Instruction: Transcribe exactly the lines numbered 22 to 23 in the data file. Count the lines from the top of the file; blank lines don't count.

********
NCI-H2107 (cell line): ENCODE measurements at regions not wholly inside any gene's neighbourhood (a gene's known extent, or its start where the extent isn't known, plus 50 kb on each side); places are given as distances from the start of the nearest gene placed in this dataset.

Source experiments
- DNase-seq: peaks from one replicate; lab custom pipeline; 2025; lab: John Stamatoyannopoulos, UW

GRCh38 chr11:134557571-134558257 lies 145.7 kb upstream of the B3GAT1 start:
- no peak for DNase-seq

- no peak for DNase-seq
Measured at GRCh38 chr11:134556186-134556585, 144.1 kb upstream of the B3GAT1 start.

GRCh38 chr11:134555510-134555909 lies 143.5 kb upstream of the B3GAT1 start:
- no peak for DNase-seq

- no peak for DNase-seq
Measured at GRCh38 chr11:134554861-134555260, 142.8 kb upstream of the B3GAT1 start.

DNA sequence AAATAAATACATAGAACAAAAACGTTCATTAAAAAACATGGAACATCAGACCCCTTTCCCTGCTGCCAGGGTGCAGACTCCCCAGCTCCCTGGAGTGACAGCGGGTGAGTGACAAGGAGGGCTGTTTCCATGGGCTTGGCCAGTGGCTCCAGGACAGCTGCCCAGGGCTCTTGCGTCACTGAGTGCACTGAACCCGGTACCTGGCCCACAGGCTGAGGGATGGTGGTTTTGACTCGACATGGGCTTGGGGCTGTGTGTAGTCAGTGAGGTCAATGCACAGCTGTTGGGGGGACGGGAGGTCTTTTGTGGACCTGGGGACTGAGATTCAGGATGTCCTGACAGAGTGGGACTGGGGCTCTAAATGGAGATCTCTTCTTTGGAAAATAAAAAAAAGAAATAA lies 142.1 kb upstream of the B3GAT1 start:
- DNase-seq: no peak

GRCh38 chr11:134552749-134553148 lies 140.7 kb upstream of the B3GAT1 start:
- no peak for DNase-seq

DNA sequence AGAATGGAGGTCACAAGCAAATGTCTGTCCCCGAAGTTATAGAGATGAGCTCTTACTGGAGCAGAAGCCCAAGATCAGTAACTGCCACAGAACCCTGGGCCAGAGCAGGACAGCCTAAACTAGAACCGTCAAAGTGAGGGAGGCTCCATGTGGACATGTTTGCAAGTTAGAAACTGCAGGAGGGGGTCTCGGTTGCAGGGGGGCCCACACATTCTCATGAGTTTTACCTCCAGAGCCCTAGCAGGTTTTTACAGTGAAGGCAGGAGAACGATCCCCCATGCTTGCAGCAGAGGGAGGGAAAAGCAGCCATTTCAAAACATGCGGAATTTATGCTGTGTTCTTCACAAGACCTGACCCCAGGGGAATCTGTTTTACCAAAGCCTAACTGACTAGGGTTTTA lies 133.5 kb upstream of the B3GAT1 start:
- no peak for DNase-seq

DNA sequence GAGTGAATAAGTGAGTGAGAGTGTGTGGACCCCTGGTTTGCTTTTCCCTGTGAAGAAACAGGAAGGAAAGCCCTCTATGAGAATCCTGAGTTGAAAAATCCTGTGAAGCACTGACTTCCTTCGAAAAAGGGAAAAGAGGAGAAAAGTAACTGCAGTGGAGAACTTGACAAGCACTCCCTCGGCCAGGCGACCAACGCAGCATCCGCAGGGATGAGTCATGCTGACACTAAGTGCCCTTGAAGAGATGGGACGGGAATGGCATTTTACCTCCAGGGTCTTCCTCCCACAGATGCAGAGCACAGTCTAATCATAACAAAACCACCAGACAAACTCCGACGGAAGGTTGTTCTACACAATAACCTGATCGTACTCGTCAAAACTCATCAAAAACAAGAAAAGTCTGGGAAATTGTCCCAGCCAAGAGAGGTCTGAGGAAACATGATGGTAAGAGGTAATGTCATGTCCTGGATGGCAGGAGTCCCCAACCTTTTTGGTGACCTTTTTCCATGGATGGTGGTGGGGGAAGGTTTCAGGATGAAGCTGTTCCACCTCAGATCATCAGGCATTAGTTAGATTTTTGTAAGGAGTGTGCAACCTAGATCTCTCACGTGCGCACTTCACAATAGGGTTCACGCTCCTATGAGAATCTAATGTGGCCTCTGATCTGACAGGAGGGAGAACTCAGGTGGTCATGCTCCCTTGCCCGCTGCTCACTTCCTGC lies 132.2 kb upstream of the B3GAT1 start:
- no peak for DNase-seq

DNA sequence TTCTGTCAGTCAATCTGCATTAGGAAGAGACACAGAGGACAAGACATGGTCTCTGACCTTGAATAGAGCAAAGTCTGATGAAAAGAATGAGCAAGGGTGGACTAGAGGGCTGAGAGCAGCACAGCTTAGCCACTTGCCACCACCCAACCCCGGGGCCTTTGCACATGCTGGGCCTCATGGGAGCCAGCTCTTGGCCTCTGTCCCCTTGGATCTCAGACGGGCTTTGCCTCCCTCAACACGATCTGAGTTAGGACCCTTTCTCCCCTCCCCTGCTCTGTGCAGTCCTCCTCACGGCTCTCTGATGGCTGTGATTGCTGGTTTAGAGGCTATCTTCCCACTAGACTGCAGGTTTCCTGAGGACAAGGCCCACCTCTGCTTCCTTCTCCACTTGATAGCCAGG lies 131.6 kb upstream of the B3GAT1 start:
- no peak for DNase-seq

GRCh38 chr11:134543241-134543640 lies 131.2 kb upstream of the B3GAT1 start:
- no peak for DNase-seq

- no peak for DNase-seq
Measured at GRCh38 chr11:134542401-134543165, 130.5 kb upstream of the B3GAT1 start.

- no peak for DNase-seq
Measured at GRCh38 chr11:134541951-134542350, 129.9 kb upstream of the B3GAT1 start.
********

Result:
GRCh38 chr11:134543241-134543640 lies 131.2 kb upstream of the B3GAT1 start:
- no peak for DNase-seq